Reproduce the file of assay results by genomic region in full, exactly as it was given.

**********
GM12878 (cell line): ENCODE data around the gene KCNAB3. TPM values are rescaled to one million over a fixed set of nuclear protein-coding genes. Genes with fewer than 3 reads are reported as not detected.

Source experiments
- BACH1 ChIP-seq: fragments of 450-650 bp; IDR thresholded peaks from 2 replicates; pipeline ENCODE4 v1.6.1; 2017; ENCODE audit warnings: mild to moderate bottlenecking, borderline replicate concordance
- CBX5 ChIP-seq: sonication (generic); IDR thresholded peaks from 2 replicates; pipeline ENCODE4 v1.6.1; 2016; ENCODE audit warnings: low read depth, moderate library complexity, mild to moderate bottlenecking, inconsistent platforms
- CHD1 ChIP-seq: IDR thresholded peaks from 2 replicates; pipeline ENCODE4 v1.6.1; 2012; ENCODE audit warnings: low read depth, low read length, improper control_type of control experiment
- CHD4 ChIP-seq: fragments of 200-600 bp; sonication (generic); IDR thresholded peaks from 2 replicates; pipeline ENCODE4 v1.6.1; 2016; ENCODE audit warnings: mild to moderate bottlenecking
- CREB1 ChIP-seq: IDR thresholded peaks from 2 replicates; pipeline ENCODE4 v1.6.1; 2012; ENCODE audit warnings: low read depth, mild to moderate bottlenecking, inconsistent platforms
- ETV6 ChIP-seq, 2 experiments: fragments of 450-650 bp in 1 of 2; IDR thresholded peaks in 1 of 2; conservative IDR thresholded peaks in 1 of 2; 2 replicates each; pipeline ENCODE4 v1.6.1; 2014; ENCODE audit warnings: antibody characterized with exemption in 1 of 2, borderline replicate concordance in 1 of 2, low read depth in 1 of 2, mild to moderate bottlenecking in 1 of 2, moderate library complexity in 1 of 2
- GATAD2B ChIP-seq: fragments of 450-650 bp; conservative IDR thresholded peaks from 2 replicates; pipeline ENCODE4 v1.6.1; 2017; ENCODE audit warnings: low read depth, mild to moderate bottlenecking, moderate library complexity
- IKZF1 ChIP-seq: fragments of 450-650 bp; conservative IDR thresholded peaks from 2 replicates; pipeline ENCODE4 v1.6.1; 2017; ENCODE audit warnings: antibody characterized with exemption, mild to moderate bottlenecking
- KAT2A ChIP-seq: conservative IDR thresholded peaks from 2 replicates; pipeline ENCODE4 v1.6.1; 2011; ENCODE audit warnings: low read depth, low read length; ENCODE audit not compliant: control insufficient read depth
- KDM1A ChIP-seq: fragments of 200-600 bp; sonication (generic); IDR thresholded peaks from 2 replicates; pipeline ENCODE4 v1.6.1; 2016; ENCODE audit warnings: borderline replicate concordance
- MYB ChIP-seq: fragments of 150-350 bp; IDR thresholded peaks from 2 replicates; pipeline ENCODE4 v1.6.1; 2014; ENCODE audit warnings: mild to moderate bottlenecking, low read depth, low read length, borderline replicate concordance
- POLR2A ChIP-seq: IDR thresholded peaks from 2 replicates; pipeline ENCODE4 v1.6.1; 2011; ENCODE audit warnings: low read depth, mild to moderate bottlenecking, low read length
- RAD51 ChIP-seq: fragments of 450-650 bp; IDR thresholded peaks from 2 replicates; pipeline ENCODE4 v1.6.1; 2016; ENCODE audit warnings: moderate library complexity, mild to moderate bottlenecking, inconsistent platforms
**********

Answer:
GM12878 (cell line): ENCODE data around the gene KCNAB3. TPM values are rescaled to one million over a fixed set of nuclear protein-coding genes. Genes with fewer than 3 reads are reported as not detected.

Source experiments
- BACH1 ChIP-seq: fragments of 450-650 bp; IDR thresholded peaks from 2 replicates; pipeline ENCODE4 v1.6.1; 2017; ENCODE audit warnings: mild to moderate bottlenecking, borderline replicate concordance
- CBX5 ChIP-seq: sonication (generic); IDR thresholded peaks from 2 replicates; pipeline ENCODE4 v1.6.1; 2016; ENCODE audit warnings: low read depth, moderate library complexity, mild to moderate bottlenecking, inconsistent platforms
- CHD1 ChIP-seq: IDR thresholded peaks from 2 replicates; pipeline ENCODE4 v1.6.1; 2012; ENCODE audit warnings: low read depth, low read length, improper control_type of control experiment
- CHD4 ChIP-seq: fragments of 200-600 bp; sonication (generic); IDR thresholded peaks from 2 replicates; pipeline ENCODE4 v1.6.1; 2016; ENCODE audit warnings: mild to moderate bottlenecking
- CREB1 ChIP-seq: IDR thresholded peaks from 2 replicates; pipeline ENCODE4 v1.6.1; 2012; ENCODE audit warnings: low read depth, mild to moderate bottlenecking, inconsistent platforms
- ETV6 ChIP-seq, 2 experiments: fragments of 450-650 bp in 1 of 2; IDR thresholded peaks in 1 of 2; conservative IDR thresholded peaks in 1 of 2; 2 replicates each; pipeline ENCODE4 v1.6.1; 2014; ENCODE audit warnings: antibody characterized with exemption in 1 of 2, borderline replicate concordance in 1 of 2, low read depth in 1 of 2, mild to moderate bottlenecking in 1 of 2, moderate library complexity in 1 of 2
- GATAD2B ChIP-seq: fragments of 450-650 bp; conservative IDR thresholded peaks from 2 replicates; pipeline ENCODE4 v1.6.1; 2017; ENCODE audit warnings: low read depth, mild to moderate bottlenecking, moderate library complexity
- IKZF1 ChIP-seq: fragments of 450-650 bp; conservative IDR thresholded peaks from 2 replicates; pipeline ENCODE4 v1.6.1; 2017; ENCODE audit warnings: antibody characterized with exemption, mild to moderate bottlenecking
- KAT2A ChIP-seq: conservative IDR thresholded peaks from 2 replicates; pipeline ENCODE4 v1.6.1; 2011; ENCODE audit warnings: low read depth, low read length; ENCODE audit not compliant: control insufficient read depth
- KDM1A ChIP-seq: fragments of 200-600 bp; sonication (generic); IDR thresholded peaks from 2 replicates; pipeline ENCODE4 v1.6.1; 2016; ENCODE audit warnings: borderline replicate concordance
- MYB ChIP-seq: fragments of 150-350 bp; IDR thresholded peaks from 2 replicates; pipeline ENCODE4 v1.6.1; 2014; ENCODE audit warnings: mild to moderate bottlenecking, low read depth, low read length, borderline replicate concordance
- POLR2A ChIP-seq: IDR thresholded peaks from 2 replicates; pipeline ENCODE4 v1.6.1; 2011; ENCODE audit warnings: low read depth, mild to moderate bottlenecking, low read length
- RAD51 ChIP-seq: fragments of 450-650 bp; IDR thresholded peaks from 2 replicates; pipeline ENCODE4 v1.6.1; 2016; ENCODE audit warnings: moderate library complexity, mild to moderate bottlenecking, inconsistent platforms